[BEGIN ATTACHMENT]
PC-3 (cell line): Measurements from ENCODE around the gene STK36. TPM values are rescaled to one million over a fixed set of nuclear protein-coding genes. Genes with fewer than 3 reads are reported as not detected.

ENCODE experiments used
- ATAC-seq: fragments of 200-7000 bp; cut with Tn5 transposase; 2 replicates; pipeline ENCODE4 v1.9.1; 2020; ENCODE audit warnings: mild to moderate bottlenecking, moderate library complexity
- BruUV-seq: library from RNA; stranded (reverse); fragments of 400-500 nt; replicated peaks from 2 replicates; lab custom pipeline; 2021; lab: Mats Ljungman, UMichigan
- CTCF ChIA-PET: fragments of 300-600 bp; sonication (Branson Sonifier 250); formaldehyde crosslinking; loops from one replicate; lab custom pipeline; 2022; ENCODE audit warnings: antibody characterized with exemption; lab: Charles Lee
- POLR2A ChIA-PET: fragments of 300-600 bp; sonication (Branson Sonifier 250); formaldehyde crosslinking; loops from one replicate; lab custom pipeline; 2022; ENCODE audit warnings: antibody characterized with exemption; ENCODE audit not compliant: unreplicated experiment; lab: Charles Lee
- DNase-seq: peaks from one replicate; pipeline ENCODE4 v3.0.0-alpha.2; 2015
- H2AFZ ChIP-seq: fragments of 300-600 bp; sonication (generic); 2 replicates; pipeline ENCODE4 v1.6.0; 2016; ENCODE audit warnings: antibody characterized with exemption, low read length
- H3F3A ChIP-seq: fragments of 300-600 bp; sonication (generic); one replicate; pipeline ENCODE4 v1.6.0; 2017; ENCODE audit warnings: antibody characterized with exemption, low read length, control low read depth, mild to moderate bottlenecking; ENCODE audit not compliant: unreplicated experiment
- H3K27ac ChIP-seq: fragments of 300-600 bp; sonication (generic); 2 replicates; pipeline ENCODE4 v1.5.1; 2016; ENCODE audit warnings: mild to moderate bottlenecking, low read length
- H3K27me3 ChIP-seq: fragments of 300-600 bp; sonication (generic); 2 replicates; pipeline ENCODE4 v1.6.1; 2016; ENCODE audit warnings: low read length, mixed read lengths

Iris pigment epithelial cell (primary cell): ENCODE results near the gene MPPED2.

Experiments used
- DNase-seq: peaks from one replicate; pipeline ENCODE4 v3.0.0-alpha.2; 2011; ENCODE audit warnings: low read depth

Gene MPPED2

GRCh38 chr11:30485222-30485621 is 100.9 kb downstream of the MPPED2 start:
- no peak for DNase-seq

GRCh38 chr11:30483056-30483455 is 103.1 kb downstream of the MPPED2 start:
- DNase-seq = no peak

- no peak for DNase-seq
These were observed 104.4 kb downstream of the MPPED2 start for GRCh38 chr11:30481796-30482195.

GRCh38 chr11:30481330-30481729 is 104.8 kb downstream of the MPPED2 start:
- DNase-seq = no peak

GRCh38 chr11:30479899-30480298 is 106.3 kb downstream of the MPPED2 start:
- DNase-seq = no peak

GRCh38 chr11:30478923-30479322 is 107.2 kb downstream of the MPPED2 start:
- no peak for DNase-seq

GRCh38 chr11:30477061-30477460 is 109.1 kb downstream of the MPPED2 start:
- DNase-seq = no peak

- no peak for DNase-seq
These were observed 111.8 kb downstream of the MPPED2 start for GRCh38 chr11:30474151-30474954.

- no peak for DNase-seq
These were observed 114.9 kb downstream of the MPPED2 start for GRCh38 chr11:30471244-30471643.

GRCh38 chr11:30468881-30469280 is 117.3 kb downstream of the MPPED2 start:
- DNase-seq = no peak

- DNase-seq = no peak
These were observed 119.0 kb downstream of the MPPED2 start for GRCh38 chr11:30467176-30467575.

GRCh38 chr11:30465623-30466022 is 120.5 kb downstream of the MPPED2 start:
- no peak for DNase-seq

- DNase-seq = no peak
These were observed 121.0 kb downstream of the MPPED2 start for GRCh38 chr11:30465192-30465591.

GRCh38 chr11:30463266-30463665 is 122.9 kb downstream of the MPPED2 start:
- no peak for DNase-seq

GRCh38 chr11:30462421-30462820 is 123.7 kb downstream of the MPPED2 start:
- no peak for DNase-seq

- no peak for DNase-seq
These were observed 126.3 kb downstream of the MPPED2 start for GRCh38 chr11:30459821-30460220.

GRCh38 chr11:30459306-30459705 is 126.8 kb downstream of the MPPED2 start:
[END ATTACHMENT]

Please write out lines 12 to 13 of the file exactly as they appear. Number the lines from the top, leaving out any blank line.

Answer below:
Iris pigment epithelial cell (primary cell): ENCODE results near the gene MPPED2.

Experiments used